The total volume of space under construction across central London has risen once again, rivalling levels last seen in 2009.
London office construction has climbed 18% in the last six months to 11.1m sq ft, with 26 new schemes starting construction over the period, according to the latest London Office Crane Survey by Deloitte Real Estate.
Total space now under construction in central London is 11.1 million sq ft, spread across 77 schemes.
Steve Johns, head of City leasing at Deloitte Real Estate, said: “Cranes will be dominating London’s skyline for the foreseeable future as construction activity keeps pace with healthy occupier demand. 4.3msq ft of the 11.1m sq ft under construction has already been let, up 22% from our last survey.
“Looking ahead, developers’ sentiment remains high, as 21 of the new starts totalling 2.6m sq ft are speculative developments.”
Construction in the City is up by a quarter, with 13 new starts adding a further 2m sq ft into the pipeline.
This takes the total amount of space being built in the City market to 5.7m sq ft. Activity has also risen in Midtown, where six schemes have started and a total of 1.3m sq ft is now underway, while the West End has seen a 5% increase in activity this survey, bringing its pipeline total to 2.4 million sq ft.
Leasing of buildings under construction is dominated by technology, media and telecoms firms taking 44% of space. This is followed by the financial sector taking 27% of space.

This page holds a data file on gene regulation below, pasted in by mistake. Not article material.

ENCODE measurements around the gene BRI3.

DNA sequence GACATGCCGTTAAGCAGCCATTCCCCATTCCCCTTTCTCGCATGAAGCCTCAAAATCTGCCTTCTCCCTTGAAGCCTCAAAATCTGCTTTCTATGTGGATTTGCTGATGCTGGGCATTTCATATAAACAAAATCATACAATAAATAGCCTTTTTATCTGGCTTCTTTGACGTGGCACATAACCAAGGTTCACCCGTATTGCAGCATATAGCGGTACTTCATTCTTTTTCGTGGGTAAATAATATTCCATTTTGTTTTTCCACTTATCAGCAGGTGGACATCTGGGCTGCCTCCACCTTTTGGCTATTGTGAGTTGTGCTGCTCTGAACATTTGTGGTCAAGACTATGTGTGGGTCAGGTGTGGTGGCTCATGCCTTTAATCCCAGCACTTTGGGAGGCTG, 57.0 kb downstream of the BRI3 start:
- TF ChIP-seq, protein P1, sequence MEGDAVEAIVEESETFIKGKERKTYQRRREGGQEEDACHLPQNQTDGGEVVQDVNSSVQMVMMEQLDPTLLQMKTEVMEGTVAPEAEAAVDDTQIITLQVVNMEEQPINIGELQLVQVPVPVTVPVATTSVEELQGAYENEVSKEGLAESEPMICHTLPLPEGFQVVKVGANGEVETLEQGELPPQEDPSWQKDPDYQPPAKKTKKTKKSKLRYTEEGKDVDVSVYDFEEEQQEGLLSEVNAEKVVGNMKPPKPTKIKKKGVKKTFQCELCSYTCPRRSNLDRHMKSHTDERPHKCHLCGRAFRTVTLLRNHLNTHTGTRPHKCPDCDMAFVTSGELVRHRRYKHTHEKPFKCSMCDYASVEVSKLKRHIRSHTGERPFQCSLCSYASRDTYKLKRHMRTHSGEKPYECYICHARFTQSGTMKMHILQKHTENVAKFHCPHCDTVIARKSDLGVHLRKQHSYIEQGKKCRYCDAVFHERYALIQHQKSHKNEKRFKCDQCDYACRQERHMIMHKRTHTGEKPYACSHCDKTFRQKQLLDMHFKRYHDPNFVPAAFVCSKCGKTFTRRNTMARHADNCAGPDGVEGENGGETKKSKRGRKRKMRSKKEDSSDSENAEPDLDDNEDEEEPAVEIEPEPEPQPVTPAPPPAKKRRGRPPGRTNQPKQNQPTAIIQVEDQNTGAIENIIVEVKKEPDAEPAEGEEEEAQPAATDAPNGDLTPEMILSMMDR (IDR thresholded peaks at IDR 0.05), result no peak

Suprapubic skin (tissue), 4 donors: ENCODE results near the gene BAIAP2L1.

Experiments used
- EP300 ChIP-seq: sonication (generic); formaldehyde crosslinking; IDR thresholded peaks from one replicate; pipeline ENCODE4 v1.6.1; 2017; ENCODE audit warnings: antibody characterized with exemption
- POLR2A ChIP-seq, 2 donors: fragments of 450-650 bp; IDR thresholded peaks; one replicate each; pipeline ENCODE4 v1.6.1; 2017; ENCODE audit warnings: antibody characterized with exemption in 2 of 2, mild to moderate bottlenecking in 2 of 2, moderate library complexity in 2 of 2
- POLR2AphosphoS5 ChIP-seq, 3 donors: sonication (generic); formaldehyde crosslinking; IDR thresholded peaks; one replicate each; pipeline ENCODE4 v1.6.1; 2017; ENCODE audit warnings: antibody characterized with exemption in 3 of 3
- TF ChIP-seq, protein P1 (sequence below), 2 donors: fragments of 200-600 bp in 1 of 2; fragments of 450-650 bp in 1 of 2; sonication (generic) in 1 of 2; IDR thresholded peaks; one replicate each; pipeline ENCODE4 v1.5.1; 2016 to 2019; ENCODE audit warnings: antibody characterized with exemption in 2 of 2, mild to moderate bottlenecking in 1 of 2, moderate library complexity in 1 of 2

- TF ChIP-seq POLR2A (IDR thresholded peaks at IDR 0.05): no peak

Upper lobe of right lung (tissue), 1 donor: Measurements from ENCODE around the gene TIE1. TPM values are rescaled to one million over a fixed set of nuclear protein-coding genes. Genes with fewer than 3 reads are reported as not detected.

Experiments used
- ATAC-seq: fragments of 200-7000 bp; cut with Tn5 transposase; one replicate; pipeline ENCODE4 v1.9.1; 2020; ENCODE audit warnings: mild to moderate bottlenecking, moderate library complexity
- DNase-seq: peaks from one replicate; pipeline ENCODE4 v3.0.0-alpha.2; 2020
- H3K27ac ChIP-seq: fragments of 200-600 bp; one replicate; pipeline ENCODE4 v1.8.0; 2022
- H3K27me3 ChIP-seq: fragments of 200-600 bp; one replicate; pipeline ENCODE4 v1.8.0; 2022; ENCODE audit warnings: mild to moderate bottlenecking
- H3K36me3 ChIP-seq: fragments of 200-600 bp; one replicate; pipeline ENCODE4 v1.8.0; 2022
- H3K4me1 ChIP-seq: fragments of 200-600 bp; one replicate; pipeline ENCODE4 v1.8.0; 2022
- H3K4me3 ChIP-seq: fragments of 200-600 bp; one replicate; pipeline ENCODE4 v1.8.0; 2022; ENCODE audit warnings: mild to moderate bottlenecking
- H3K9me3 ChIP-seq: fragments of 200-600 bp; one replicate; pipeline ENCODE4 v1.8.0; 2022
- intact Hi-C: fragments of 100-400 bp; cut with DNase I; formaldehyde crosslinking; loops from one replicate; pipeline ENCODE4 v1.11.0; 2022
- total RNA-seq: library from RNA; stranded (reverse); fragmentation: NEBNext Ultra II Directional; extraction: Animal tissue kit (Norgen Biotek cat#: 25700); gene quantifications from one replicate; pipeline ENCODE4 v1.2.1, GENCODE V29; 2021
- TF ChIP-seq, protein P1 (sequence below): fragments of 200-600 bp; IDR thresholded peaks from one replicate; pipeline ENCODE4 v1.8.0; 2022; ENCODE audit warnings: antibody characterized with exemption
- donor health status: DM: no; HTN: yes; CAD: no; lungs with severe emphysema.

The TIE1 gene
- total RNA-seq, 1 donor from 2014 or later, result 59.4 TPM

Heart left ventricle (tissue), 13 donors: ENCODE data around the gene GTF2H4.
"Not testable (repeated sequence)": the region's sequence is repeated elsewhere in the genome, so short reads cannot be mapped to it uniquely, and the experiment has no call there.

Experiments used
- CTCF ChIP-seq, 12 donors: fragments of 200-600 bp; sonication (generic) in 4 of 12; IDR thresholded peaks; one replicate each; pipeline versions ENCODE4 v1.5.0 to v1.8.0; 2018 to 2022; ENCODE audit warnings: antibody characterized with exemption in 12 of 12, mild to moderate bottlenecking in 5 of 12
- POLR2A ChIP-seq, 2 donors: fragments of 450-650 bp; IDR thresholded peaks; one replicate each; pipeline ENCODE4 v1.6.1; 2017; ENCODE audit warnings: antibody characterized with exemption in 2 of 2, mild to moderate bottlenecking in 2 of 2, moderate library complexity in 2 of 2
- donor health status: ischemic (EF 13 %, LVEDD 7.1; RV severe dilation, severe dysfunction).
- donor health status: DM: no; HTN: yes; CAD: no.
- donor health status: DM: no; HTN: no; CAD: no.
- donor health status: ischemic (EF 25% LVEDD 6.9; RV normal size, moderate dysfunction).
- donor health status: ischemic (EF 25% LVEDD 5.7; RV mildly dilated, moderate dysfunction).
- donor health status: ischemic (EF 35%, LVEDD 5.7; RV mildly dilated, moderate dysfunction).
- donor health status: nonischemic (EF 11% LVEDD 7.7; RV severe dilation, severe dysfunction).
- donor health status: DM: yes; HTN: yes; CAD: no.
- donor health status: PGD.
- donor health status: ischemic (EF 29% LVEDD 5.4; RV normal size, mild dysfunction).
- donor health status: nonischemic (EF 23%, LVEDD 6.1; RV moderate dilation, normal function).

“The financial sector has increased its share of the space on six months ago and we believe that this trend will continue with requirements from financial firms fulfilled by taking space under construction,” adds Johns.
Will Matthews, head of research at Deloitte Real Estate, said: “We expect that just 3.3m sq ft of space will complete in 2015, the lowest amount for three years.
“Looking ahead though, the development pipeline for 2017-19 is filling up as work commences on new schemes. We have also recorded a further 24% upsurge in sites being demolished and readied for construction, meaning early indications are that space completed in these years will exceed the long-run average.
“Developers will be mindful of the fact that this rise in office construction comes at the same time as high levels of residential and infrastructure development, increasing competition for available construction capacity.
“Ultimately the rise in office development recorded in our latest crane survey comes after five years of relatively low delivery, which has exacerbated the current shortage of available Grade A stock. This new space will not be completed for some time and we forecast further upward pressures on rental levels in the short term.”